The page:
The Harvey Mudd Homework Hotline, which is now starting its seventh semester, has reported a 21 percent growth from the number of calls in spring 2012 to the number of calls in fall 2012. The program, which was launched during the spring 2010 semester, offers toll-free math and science homework assistance by Harvey Mudd College tutors to students in fourth through twelfth grades.
“When we first launched in spring 2010, we had around 650 calls. Last semester, we got about 2,400 calls,” said Gabriela Gamiz-Gomez, HMC Director of Community Engagement and the administrator in charge of overseeing the hotline. “We’re definitely witnessing a huge growth, and I think a lot of it is just by word of mouth.”
The program actively works with the Pomona Unified and Claremont Unified School Districts, but it also encourages calls from outside these areas.
“We never turn any student away, so even if we get a second grader or a community college student, we still help,” Gamiz-Gomez said. “We think it’s already such a huge step to pick up the phone and call us that we’re more than happy to help within the capacity of what we can do.”
The hotline runs from Sunday through Thursday, 6 to 9 p.m.
“We have 44 tutors who are helping us, about eight tutors per evening taking calls, and, on average, 53 to 55 calls per evening,” Gamiz-Gomez said.
The HMC hotline is based off of one at the Rose-Hulman Institute of Technology, a similar small engineering, science, and mathematics college.
“Our president, Maria Klawe, visited Rose-Hulman in Indiana, and during her visit she saw that they had a homework hotline of their own in place and offered over-the-phone tutoring. She was very impressed, and when she came back, she started to brainstorm ideas to get one started here,” said Johnathan Chai HM ’13, who has worked at the program since its first semester.
“There’s definitely some things that you can’t teach fully over the phone or expect them to retain long-term, but the hotline is definitely effective, based off the fact that the students do understand the problems afterward, and they walk away with a better understanding of what they’re covering,” Chai said.
Matthew Kweon HM ’13 also admits to some difficulties of tutoring over the phone.
“A lot of the challenges come from geometry questions where they have a figure, and they have to explain the polygons, angles, or the little details. Once we spent twenty minutes just trying to figure out what the figure was,” Kweon said. “But it’s really rewarding at the end when they understand the problem.”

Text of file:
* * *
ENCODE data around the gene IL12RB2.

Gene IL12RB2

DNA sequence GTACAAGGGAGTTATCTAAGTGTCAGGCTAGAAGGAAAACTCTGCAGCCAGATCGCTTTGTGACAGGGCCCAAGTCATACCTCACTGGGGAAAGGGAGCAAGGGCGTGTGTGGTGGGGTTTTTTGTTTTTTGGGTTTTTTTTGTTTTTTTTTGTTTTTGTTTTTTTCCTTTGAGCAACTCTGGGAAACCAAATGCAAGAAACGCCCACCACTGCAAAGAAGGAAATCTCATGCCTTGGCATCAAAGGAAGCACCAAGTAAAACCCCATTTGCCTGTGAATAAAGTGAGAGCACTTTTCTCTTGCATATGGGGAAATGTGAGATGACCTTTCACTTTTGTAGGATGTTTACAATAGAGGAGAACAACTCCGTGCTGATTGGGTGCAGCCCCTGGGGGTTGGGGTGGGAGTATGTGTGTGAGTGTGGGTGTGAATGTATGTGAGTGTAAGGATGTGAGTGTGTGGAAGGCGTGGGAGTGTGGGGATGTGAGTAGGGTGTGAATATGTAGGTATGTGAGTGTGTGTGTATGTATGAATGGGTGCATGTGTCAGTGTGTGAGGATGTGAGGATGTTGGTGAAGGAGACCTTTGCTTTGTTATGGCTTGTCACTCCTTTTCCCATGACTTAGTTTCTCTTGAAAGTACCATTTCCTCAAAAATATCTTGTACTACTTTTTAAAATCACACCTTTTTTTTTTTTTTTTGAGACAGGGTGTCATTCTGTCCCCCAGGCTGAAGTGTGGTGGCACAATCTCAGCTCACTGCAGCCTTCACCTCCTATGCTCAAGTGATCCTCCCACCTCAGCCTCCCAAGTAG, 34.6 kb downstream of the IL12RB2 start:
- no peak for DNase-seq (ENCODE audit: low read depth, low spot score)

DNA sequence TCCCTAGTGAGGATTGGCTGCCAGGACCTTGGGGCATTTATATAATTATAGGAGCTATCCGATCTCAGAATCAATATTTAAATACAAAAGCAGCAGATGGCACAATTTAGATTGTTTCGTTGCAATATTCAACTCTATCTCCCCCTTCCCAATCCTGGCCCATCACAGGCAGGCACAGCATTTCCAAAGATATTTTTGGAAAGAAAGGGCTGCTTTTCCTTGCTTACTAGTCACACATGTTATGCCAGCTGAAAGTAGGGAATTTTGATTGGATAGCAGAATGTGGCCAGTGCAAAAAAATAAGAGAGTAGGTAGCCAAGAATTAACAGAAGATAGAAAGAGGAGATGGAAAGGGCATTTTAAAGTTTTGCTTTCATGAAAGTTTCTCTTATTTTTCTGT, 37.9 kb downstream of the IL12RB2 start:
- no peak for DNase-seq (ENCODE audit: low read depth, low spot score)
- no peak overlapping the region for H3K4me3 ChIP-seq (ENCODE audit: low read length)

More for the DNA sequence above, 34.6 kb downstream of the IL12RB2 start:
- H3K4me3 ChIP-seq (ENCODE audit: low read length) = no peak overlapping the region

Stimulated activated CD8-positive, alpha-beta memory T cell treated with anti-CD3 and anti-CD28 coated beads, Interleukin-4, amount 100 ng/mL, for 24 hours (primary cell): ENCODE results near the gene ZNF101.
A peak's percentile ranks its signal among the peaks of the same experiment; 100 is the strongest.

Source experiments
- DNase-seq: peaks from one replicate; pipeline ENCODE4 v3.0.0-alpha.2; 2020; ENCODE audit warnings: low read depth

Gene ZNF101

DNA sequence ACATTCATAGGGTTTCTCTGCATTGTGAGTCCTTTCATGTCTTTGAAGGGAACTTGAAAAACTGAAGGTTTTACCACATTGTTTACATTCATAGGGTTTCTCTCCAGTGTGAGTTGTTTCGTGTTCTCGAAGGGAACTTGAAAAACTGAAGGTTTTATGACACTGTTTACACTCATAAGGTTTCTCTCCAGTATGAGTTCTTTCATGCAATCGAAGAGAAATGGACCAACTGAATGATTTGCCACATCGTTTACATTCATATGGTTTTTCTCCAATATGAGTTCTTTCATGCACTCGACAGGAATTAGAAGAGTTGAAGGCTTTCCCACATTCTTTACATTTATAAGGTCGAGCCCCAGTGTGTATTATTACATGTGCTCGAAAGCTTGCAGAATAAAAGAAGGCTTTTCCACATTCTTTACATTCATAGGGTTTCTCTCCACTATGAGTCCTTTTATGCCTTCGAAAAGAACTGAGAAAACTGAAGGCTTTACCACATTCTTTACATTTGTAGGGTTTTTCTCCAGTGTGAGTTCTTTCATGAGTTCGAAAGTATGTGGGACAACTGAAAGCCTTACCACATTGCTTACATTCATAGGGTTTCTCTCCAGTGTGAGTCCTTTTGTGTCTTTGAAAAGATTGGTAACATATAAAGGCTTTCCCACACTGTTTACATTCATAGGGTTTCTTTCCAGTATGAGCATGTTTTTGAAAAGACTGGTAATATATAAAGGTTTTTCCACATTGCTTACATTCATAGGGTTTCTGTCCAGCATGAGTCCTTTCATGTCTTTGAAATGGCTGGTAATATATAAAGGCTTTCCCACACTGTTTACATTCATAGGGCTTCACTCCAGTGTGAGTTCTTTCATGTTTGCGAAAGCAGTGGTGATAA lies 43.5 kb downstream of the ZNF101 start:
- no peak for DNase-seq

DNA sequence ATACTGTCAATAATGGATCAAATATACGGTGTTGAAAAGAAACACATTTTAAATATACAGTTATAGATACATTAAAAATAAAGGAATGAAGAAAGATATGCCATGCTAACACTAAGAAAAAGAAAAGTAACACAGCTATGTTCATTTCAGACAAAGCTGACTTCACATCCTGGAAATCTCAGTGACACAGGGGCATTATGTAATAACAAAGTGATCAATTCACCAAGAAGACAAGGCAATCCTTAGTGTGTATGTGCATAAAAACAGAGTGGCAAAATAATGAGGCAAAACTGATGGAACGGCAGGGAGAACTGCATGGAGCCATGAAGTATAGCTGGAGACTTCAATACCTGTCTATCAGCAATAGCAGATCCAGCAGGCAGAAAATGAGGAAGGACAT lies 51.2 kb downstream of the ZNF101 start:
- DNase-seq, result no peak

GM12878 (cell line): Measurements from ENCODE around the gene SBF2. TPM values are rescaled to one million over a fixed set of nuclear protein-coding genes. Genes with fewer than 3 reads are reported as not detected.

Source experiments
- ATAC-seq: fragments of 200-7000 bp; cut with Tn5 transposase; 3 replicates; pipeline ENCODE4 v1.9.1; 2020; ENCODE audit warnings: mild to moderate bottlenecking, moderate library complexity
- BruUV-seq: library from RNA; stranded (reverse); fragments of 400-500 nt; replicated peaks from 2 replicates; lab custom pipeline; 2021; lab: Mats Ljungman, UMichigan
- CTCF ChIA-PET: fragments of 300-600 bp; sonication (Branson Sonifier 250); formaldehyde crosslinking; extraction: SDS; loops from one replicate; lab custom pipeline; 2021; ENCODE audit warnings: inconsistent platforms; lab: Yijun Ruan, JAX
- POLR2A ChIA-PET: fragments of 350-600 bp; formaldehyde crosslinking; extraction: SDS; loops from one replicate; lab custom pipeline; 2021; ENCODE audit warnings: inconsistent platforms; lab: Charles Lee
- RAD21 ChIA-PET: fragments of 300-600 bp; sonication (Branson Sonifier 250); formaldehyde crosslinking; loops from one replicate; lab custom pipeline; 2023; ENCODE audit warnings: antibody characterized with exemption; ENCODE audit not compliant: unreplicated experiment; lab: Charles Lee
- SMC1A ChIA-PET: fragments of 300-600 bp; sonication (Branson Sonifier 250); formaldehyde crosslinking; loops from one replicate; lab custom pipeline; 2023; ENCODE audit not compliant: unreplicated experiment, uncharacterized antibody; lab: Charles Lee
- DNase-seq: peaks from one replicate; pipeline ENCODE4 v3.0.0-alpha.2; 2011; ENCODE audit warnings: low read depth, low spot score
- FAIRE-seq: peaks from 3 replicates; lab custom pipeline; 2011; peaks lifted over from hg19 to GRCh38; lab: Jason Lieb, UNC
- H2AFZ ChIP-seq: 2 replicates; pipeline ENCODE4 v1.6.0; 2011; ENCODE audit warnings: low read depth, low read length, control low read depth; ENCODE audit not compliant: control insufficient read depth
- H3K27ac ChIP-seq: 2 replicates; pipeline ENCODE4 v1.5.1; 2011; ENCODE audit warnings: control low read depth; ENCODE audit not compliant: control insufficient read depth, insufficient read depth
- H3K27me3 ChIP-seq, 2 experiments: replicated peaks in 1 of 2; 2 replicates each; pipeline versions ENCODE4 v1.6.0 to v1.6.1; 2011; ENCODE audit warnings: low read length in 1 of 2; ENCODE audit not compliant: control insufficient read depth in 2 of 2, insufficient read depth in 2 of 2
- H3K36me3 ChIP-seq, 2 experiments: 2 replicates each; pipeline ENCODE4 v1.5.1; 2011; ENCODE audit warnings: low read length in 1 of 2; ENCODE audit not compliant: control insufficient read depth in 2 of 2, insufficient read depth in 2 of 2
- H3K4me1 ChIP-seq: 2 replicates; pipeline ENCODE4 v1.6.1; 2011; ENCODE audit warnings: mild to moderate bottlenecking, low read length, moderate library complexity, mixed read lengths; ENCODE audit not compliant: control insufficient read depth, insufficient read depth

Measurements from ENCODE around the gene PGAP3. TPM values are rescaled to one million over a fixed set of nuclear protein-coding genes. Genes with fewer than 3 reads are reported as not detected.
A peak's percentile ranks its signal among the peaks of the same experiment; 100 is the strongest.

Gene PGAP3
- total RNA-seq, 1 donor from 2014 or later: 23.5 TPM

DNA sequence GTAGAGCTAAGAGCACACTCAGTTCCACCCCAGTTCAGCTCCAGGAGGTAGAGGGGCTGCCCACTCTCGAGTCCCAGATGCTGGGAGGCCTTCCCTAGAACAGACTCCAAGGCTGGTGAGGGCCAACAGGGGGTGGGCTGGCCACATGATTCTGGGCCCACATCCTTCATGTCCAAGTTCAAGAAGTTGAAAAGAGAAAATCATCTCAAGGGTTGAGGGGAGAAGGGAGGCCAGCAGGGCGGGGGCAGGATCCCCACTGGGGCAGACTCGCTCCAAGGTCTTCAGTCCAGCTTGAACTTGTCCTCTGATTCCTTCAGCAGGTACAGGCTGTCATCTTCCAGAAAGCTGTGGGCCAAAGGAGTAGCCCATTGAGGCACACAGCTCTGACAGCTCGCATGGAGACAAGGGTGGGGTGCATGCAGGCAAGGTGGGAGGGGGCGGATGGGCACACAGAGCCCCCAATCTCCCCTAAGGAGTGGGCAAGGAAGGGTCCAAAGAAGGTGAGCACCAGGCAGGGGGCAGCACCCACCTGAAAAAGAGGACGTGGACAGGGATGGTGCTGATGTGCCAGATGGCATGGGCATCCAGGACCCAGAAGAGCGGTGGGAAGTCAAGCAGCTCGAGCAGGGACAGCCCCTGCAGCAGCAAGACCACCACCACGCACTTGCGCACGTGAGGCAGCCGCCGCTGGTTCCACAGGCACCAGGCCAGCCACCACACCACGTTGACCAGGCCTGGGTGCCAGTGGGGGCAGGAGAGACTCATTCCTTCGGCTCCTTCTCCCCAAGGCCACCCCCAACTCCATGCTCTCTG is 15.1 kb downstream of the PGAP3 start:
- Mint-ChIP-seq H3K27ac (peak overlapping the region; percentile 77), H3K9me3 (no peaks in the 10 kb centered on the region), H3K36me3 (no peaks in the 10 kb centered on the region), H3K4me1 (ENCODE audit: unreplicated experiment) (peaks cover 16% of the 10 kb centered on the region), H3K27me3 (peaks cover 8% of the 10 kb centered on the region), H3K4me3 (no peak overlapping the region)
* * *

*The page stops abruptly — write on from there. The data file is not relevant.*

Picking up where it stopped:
This format of tutoring, however, has also produced some benefits for the students calling in.
“Because we can’t see the work that they have in front of them, what ends up happening is that they really have to explain what they did in each step so that the tutor on the other end can visualize them,” Gamiz-Gomez said. “They have to first of all slow down and then explain, using the proper vocabulary, what they are doing. That contributes to their understanding.”
Gamiz-Gomez explained the tactics that the tutors use to help the students.
“When we see the difficulties these kids are having, we need to think about what they are missing in the problem solving, how we can break the problems down step-by-step, and really take that time that each step needs,” Gamiz-Gomez said. “From what I hear from the students out in the community, one of the big things the hotline helps students with is just to slow down, help them to take things step by step, and really understand the problem.”
Gamiz-Gomez said that their work at the hotline has opened up discussions about math and science education in California.
“Our top-calling subject is Algebra I, and we see how it aligns with a lot of the reports we see from the state of California saying how difficult it is for our students to be able to pass this course,” Gamiz-Gomez said. “We notice a lot more frustration from students who are seeing that transition from the numerical kind of math to the math including variables and unknowns.”